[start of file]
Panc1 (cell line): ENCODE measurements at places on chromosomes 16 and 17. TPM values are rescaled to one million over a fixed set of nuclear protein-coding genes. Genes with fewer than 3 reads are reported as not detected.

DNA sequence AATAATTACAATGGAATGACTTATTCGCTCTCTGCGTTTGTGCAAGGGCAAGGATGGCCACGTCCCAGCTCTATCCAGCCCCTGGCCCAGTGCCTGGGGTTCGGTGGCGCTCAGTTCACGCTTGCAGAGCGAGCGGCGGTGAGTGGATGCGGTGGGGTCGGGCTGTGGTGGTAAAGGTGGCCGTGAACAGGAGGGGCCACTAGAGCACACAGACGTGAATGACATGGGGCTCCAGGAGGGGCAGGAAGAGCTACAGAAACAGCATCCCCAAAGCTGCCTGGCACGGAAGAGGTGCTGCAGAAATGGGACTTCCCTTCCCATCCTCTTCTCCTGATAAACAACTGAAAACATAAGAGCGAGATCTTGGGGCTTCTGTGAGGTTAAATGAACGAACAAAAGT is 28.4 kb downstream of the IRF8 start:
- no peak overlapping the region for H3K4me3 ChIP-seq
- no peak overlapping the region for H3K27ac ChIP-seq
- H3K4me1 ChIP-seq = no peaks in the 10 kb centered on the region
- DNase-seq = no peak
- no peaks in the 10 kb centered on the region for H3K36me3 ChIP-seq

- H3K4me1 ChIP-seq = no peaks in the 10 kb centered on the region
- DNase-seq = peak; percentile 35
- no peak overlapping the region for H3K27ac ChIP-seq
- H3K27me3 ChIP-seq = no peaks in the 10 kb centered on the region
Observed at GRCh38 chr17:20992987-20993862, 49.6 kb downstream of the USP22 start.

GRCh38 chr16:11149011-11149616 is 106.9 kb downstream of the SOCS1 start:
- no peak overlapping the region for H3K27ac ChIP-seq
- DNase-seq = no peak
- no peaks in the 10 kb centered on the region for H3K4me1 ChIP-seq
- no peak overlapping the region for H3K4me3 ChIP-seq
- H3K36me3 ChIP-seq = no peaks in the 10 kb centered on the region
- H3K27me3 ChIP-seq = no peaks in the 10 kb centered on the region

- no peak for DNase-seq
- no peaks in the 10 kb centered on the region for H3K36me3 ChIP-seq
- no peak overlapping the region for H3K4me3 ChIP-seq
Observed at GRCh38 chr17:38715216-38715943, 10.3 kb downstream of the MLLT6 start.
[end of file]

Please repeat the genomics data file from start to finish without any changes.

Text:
Panc1 (cell line): ENCODE measurements at places on chromosomes 16 and 17. TPM values are rescaled to one million over a fixed set of nuclear protein-coding genes. Genes with fewer than 3 reads are reported as not detected.

DNA sequence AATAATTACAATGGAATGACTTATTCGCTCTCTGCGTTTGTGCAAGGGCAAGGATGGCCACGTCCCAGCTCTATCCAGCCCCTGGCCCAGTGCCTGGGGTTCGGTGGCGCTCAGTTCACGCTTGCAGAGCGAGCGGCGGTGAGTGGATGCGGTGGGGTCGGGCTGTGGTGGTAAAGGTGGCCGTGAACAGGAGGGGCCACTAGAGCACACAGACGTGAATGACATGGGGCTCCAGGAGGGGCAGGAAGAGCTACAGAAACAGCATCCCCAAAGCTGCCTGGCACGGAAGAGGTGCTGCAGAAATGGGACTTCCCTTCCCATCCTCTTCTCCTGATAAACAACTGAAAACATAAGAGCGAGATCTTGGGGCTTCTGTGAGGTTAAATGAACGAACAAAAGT is 28.4 kb downstream of the IRF8 start:
- no peak overlapping the region for H3K4me3 ChIP-seq
- no peak overlapping the region for H3K27ac ChIP-seq
- H3K4me1 ChIP-seq = no peaks in the 10 kb centered on the region
- DNase-seq = no peak
- no peaks in the 10 kb centered on the region for H3K36me3 ChIP-seq

- H3K4me1 ChIP-seq = no peaks in the 10 kb centered on the region
- DNase-seq = peak; percentile 35
- no peak overlapping the region for H3K27ac ChIP-seq
- H3K27me3 ChIP-seq = no peaks in the 10 kb centered on the region
Observed at GRCh38 chr17:20992987-20993862, 49.6 kb downstream of the USP22 start.

GRCh38 chr16:11149011-11149616 is 106.9 kb downstream of the SOCS1 start:
- no peak overlapping the region for H3K27ac ChIP-seq
- DNase-seq = no peak
- no peaks in the 10 kb centered on the region for H3K4me1 ChIP-seq
- no peak overlapping the region for H3K4me3 ChIP-seq
- H3K36me3 ChIP-seq = no peaks in the 10 kb centered on the region
- H3K27me3 ChIP-seq = no peaks in the 10 kb centered on the region

- no peak for DNase-seq
- no peaks in the 10 kb centered on the region for H3K36me3 ChIP-seq
- no peak overlapping the region for H3K4me3 ChIP-seq
Observed at GRCh38 chr17:38715216-38715943, 10.3 kb downstream of the MLLT6 start.